SINGAPORE (AFP) – Oil prices dipped in Asia Monday after comments from the US central bank head implying interest rates will rise but traders are pinning their hopes on a tightening global market ahead of an OPEC meeting this week.
Federal Reserve Chair Janet Yellen Friday said the US economy is improving enough to support an interest rate increase “probably in the coming months”, raising the possibility of a rate hike in June or July.
The dollar was up against all major currencies as markets digested the news. A stronger greenback makes dollar-priced oil more expensive, denting demand and hurting prices.
In Canada, Suncor Energy Inc has restarted production which has been halted because of wildfires. The blaze forced evacuations and halted production of more than 1 million barrels a day.
At about 0240 GMT, North Sea Brent for July dipped 11 cents to $49.21 while US benchmark West Texas Intermediate for July delivery fell one cent to $49.32 a barrel.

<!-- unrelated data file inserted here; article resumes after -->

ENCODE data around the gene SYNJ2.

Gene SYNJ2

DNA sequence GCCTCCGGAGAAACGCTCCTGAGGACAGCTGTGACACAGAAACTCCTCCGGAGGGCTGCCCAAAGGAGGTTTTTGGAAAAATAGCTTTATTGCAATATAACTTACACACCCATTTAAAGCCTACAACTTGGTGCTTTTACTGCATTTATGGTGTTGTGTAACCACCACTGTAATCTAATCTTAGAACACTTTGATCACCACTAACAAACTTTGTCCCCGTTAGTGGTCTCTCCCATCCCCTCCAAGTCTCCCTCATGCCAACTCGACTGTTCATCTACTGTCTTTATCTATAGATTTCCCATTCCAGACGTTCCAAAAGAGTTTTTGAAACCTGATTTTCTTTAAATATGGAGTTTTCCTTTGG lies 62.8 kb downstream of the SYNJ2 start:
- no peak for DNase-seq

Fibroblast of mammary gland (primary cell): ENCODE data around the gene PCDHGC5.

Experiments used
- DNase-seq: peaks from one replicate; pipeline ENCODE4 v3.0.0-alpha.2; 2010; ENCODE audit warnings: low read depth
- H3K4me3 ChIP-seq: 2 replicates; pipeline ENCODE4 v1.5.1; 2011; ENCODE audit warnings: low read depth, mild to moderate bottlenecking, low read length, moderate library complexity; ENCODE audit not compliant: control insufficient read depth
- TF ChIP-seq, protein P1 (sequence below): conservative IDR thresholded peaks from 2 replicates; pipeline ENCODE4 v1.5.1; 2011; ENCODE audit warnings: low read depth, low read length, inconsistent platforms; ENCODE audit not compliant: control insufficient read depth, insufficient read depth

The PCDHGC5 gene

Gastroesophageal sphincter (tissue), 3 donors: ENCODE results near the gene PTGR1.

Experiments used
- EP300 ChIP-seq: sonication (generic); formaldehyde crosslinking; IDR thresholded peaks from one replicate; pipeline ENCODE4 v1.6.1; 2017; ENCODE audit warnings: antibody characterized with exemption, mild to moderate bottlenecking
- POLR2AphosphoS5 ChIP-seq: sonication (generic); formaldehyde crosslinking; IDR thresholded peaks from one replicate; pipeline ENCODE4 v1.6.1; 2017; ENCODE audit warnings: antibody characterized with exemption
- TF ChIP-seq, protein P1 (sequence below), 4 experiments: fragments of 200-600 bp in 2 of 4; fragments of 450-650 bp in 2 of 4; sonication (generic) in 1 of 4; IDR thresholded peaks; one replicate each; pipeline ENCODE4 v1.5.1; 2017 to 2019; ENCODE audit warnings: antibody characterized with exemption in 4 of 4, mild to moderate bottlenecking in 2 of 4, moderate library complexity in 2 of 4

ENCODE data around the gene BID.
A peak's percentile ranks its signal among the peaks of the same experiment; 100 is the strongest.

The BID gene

Brent crude last Thursday topped $50 a barrel for the first time this year as production disruptions in Canada and Nigeria eased short-term concerns about abundant global supplies.
In early 2016, oil prices had nosedived to around $27 from above $100 a barrel two years ago, owing largely to a stubborn supply glut.
“The fact that crude prices are not below $49 means that there is still demand-buying in terms of crude futures… Maybe the investors are starting to be more optimistic about the path of oil,” IG Markets analyst Bernard Aw told AFP.
“But because the dollar has gone up so much, trying to break above the fifty-dollar mark will be even more difficult now.”
Traders are now looking to a June 2 meeting of the Organization of the Petroleum Exporting Countries (OPEC) in Vienna where it is hoped a deal on reducing production can be reached.
But after returning to world oil markets in January after the lifting of nuclear-linked Western sanctions, Iran has said it has no plans to join any output freeze by other major crude producers.
Talks in Doha involving OPEC members and other major producers such as Russia last month failed to reach a deal to cap production.